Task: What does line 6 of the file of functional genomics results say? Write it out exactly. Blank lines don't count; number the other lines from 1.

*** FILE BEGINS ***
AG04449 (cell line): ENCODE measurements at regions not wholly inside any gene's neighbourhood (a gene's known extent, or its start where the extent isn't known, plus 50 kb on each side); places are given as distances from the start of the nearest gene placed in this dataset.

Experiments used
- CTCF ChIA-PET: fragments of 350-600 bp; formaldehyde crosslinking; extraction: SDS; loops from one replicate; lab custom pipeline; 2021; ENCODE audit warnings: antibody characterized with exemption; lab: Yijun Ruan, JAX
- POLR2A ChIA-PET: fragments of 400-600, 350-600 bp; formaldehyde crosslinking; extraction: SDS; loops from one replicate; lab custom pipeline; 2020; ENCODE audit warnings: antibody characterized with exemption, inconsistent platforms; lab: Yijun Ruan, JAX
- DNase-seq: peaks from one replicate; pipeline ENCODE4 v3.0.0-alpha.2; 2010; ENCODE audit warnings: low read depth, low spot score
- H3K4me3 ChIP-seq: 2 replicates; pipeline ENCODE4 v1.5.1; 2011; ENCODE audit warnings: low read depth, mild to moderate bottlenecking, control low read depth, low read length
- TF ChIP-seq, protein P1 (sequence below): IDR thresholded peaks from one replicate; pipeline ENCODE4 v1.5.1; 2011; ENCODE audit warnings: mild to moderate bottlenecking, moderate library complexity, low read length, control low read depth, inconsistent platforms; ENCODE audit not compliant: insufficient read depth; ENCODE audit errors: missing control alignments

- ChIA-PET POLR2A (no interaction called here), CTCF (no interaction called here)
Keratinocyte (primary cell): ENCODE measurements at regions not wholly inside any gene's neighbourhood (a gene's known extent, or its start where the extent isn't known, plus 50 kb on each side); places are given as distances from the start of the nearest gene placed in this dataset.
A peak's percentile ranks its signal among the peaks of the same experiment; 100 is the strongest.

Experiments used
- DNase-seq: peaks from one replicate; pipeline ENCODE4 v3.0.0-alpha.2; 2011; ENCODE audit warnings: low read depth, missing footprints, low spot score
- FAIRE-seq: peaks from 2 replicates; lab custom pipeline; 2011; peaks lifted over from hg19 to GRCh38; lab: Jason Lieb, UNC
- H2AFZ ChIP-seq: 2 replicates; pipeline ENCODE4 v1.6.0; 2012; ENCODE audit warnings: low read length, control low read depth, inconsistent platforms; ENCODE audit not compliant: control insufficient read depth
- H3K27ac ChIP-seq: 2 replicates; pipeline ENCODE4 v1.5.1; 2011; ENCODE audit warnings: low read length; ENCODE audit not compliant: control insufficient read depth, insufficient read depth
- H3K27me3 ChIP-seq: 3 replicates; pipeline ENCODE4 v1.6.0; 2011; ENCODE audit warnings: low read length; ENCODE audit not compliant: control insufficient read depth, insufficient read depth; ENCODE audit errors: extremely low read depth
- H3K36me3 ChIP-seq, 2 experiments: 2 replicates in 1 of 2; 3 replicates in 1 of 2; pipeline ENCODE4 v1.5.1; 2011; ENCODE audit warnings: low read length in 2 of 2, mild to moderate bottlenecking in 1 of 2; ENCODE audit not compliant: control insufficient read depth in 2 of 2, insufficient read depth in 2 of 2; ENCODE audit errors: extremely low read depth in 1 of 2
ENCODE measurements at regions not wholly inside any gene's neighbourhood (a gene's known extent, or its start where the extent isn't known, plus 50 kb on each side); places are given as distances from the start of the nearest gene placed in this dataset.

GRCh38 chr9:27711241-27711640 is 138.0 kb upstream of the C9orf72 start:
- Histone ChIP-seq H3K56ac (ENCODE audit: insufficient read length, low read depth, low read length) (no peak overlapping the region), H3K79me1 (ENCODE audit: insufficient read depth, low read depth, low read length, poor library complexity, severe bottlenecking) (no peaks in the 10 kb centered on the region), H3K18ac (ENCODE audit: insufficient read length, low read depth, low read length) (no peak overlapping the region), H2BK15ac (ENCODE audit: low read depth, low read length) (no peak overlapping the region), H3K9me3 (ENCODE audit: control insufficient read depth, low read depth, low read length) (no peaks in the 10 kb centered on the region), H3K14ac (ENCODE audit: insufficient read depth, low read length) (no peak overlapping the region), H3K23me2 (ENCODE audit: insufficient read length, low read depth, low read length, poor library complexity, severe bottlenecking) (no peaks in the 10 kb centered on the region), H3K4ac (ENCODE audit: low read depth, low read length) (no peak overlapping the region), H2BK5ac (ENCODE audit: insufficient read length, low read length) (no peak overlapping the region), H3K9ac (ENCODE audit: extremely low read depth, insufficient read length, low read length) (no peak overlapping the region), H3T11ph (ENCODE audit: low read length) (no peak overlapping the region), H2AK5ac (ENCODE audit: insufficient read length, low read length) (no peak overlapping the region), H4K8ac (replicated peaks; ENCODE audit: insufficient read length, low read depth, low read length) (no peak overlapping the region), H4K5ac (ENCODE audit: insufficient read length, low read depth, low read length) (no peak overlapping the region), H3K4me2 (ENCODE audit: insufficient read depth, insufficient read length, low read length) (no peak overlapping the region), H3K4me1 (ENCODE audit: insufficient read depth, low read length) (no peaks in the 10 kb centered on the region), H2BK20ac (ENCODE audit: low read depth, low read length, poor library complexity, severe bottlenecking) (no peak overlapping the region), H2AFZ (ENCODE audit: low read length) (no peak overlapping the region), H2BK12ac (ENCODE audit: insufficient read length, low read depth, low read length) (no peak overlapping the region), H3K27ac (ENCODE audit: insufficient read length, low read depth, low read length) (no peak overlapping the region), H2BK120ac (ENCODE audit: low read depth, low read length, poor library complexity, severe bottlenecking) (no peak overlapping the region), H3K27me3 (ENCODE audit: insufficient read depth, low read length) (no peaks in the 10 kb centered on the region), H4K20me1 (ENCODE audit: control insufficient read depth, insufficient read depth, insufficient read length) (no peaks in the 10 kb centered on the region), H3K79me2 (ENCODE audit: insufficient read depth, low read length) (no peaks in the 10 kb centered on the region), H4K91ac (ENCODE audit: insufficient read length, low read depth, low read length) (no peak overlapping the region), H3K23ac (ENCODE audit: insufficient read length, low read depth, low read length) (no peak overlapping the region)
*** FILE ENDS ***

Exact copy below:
- H3K4me3 ChIP-seq: 2 replicates; pipeline ENCODE4 v1.5.1; 2011; ENCODE audit warnings: low read depth, mild to moderate bottlenecking, control low read depth, low read length